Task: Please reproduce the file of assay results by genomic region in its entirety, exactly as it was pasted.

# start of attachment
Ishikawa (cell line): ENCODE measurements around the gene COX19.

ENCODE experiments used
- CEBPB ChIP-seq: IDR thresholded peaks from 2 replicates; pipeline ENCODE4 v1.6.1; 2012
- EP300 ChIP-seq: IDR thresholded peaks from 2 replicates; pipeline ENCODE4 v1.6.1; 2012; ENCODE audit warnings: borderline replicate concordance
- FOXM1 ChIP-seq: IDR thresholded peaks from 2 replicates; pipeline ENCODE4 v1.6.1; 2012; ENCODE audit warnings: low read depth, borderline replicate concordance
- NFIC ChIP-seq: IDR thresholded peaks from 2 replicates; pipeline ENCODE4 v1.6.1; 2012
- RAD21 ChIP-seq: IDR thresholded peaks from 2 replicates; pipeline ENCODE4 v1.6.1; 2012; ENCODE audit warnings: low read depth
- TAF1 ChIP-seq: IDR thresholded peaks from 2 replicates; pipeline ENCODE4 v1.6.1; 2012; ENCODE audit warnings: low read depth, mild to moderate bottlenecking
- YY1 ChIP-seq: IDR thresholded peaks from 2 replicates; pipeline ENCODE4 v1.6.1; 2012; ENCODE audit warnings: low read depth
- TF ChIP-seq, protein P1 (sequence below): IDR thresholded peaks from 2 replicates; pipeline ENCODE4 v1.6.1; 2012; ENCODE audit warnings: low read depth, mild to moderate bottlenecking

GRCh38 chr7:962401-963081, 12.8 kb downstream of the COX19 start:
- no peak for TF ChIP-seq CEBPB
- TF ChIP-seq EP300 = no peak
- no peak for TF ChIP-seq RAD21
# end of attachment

Ishikawa (cell line): ENCODE measurements around the gene COX19.

ENCODE experiments used
- CEBPB ChIP-seq: IDR thresholded peaks from 2 replicates; pipeline ENCODE4 v1.6.1; 2012
- EP300 ChIP-seq: IDR thresholded peaks from 2 replicates; pipeline ENCODE4 v1.6.1; 2012; ENCODE audit warnings: borderline replicate concordance
- FOXM1 ChIP-seq: IDR thresholded peaks from 2 replicates; pipeline ENCODE4 v1.6.1; 2012; ENCODE audit warnings: low read depth, borderline replicate concordance
- NFIC ChIP-seq: IDR thresholded peaks from 2 replicates; pipeline ENCODE4 v1.6.1; 2012
- RAD21 ChIP-seq: IDR thresholded peaks from 2 replicates; pipeline ENCODE4 v1.6.1; 2012; ENCODE audit warnings: low read depth
- TAF1 ChIP-seq: IDR thresholded peaks from 2 replicates; pipeline ENCODE4 v1.6.1; 2012; ENCODE audit warnings: low read depth, mild to moderate bottlenecking
- YY1 ChIP-seq: IDR thresholded peaks from 2 replicates; pipeline ENCODE4 v1.6.1; 2012; ENCODE audit warnings: low read depth
- TF ChIP-seq, protein P1 (sequence below): IDR thresholded peaks from 2 replicates; pipeline ENCODE4 v1.6.1; 2012; ENCODE audit warnings: low read depth, mild to moderate bottlenecking

GRCh38 chr7:962401-963081, 12.8 kb downstream of the COX19 start:
- no peak for TF ChIP-seq CEBPB
- TF ChIP-seq EP300 = no peak
- no peak for TF ChIP-seq RAD21